Aggregation of small-scale demand

Aggregation of small-scale demand is necessary in the present power systems for small loads to be able to participate in wholesale and balancing markets and also in self-balancing and own portfolio optimization. This solution covers how aggregated small-scale demand and electric vehicles during charging can contribute to frequency balancing, congestion management and adequacy, from two perspectives. First, TSOs are defining the products that small-scale demand can deliver to markets, and second, aggregators are defining a business case and technical solutions for aggregation of small-scale demand. Aggregators can be either independent service providers or an electricity supplier. DSOs can be added as the small-scale loads are connected to DSO network.


Components & enablers

  • Regulatory: clear role defined for aggregators
  • Access for small-scale demand to wholesale and balancing markets, and new flexibility markets
  • Smart home technology
  • Access to metering data for aggregators

State of the art in application and research

Aggregator projects look into optimisation of strategies, IT technologies and portfolios. Smart-home appliances and cost-effective storage are typically included to increase demand-side flexibility. Currently, aggregated demand has limited opportunities to participate in markets. TSO projects therefore look into how to continue to develop existing balancing and wholesale markets to enable aggregated small-scale demand to participate. This can include development of new products in the markets, lowered barriers of entry and revised pre-qualification mechanisms and criteria.

FlexCoop addresses how ICT platforms and solutions can be developed for cooperative aggregators. The model covered by the project can offer services to the DSO, TSO and wholesale market. The algorithm of the project aims to accurately forecast demand flexibility, monitor events and optimise aggregator-operated microgrids and portfolios. The prosumers gain increased awareness of their own consumption patterns, are provided with a framework for optimised demand response and self-consumption and access to open IT infrastructures. Pilots are conducted in Heeten, Netherlands, and Catalonia, Spain.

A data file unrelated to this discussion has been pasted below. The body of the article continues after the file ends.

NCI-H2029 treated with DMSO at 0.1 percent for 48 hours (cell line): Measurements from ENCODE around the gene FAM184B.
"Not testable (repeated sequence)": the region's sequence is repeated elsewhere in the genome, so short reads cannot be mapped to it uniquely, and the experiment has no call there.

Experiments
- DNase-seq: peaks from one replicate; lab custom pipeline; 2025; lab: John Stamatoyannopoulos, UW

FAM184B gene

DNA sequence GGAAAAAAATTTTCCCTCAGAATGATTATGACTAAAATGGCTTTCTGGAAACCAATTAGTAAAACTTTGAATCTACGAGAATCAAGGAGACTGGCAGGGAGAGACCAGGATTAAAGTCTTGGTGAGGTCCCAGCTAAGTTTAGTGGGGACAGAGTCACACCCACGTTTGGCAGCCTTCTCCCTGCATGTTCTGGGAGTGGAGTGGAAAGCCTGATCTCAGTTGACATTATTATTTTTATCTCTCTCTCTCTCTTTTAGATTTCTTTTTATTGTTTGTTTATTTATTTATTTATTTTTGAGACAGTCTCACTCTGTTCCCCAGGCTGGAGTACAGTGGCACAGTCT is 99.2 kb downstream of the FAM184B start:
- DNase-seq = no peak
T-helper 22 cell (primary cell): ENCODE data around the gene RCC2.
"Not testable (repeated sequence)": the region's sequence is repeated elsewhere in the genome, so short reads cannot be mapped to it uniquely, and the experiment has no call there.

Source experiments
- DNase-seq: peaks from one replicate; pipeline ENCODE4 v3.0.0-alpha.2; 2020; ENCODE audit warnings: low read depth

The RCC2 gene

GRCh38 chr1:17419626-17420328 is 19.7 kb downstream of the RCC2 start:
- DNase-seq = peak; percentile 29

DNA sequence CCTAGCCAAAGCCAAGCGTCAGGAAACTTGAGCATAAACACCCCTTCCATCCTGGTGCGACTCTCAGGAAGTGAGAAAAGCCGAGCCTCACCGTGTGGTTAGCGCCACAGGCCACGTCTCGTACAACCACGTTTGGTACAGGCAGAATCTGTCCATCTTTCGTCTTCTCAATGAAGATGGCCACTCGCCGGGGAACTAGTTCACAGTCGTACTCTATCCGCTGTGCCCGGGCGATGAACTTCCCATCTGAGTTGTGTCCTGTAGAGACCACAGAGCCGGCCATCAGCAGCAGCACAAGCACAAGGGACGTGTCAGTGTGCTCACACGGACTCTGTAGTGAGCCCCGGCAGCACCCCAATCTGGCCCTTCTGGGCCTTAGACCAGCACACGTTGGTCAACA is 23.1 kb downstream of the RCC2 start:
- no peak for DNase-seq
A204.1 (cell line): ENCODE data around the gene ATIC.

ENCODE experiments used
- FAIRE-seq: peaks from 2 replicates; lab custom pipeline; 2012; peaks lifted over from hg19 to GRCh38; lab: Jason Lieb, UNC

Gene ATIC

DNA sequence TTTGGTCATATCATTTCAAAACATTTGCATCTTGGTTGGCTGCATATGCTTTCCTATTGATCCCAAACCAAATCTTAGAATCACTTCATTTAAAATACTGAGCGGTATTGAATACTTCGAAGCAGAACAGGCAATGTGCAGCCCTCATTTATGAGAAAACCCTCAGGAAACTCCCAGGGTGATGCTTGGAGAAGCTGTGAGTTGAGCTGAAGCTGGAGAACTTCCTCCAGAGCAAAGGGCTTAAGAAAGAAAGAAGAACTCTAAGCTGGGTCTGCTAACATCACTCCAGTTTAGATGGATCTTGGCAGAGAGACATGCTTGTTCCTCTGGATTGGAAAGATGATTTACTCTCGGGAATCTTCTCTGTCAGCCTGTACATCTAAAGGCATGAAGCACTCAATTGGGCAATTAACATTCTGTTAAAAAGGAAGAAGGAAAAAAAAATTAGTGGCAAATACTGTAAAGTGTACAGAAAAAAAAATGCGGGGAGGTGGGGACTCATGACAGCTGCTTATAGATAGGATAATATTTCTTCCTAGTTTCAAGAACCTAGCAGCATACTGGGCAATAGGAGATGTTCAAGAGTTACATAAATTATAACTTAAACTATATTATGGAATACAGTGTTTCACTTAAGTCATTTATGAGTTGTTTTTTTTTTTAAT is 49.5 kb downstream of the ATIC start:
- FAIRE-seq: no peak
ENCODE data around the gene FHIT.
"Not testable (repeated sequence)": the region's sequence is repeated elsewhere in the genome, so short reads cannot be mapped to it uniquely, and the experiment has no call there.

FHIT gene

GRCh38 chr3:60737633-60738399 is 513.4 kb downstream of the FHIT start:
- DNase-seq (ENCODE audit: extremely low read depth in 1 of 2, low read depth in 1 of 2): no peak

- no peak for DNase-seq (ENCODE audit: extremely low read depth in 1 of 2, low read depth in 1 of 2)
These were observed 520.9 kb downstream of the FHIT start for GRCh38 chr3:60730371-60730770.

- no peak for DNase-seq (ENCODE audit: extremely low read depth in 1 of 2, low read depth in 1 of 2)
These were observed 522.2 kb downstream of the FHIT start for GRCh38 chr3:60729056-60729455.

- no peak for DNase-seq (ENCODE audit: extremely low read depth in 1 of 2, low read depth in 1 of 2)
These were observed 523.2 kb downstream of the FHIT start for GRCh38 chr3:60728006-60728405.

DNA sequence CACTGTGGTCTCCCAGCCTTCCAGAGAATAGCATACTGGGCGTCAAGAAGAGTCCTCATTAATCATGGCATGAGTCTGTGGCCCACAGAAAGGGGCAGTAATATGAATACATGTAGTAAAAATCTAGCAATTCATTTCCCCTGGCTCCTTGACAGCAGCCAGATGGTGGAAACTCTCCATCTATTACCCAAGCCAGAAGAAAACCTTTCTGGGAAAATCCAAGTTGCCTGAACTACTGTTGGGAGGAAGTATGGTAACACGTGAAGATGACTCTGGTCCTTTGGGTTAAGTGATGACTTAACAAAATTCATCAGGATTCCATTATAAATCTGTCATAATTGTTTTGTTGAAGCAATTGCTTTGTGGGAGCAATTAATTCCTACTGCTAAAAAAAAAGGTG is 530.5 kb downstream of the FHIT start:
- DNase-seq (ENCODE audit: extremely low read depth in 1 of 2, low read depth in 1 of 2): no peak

BestRES found that aggregated small-scale demand, particularly through automation, is a feasible business model and ready to be implemented. Market design, however, still provides barriers to many otherwise profitable business models.

In France, the RTE project NEBEF researched participation of demand response in day-ahead, intraday and balancing markets. TenneT has projects covering facilitating small-scale assets for balancing markets in the Netherlands (both FCR and aFRR) as well as congestion management in Germany. Terna has researched small-scale resources for frequency balancing and congestion management. Aims of the TSO projects include improving competition and technology neutrality, participation of all types of assets, reduced procurement costs for TSOs, and facilitation of aggregator participation.

In Ireland, the Power off and save project tested whether aggregated demand from residential consumers could contribute to dealing with congestions in the grid. Residential consumers had a notification sent to their phone by their electricity supplier when there was congestion in the grid, and were awarded with a reduction in their electricity bill if they responded. The 1400 customers contributed to a total reduction in peak demand of up to 560 kW, which illustrates that aggregated demand can contribute.

The Norwegian Inertia 2020 pilots tested and validated that EV aggregators are capable of providing frequency balancing services from a portfolio of EVs.


Technology Readiness Level

TRL 8 – implementation: Aggregator business models have been developed, and aggregators are ready to participate commercially in the relevant markets. See BestRES and FlexCoop.

TRL 6 – demonstration: A range of pilots have been conducted for participation in balancing and wholesale markets. See TSO projects, incl. Inertia 2020.


Current focus of R&D and research gaps

See State of the art.

A main challenge of aggregated small-scale demand is its distributed nature. An aggregator would have to know the location of available flexibility, if activated flexibility is to contribute to congestion management or at least so congestions are prevented from occurring in the grid when e.g. frequency reserves are activated.


References

[1] FlexCoop. [Link]

[2] Power off and save. [Link1] [Link2]

[3] BestRES. [Link]

[4] TSO projects: ENTSO-E TSO/DSO mapping (2018)

  • Terna ancillary services pilots
  • SmartNet Denmark
  • TenneT: aFRR, FCR, congestion management
  • NEBEF

[5] EU-SysFlex WP8

[6] Inertia 2020 – FFR pilot w/Tibber. [Link]